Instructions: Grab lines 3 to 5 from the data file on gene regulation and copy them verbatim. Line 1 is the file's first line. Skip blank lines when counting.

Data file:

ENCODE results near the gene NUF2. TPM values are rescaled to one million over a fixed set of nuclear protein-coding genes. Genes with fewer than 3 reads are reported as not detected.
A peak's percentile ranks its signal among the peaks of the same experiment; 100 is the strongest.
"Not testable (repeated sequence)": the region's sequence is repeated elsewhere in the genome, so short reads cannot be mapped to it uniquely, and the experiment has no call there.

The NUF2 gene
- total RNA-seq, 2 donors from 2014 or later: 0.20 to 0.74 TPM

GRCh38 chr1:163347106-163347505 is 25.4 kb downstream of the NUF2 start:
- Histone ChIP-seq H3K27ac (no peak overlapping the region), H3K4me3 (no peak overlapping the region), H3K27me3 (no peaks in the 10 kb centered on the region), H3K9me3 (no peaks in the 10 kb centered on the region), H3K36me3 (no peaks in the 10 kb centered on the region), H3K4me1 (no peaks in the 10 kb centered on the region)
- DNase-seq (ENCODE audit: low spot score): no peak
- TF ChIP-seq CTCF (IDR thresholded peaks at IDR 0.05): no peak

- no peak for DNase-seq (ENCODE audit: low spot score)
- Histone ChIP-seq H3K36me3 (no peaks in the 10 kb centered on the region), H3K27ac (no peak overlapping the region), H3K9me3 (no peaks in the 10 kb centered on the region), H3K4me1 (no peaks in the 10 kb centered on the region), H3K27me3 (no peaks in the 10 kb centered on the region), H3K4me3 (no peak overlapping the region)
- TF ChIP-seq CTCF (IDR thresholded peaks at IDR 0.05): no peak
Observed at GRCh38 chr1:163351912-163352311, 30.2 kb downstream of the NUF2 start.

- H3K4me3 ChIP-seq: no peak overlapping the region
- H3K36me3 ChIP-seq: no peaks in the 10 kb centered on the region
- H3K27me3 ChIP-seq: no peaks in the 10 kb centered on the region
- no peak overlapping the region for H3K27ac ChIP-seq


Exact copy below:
"Not testable (repeated sequence)": the region's sequence is repeated elsewhere in the genome, so short reads cannot be mapped to it uniquely, and the experiment has no call there.

The NUF2 gene
- total RNA-seq, 2 donors from 2014 or later: 0.20 to 0.74 TPM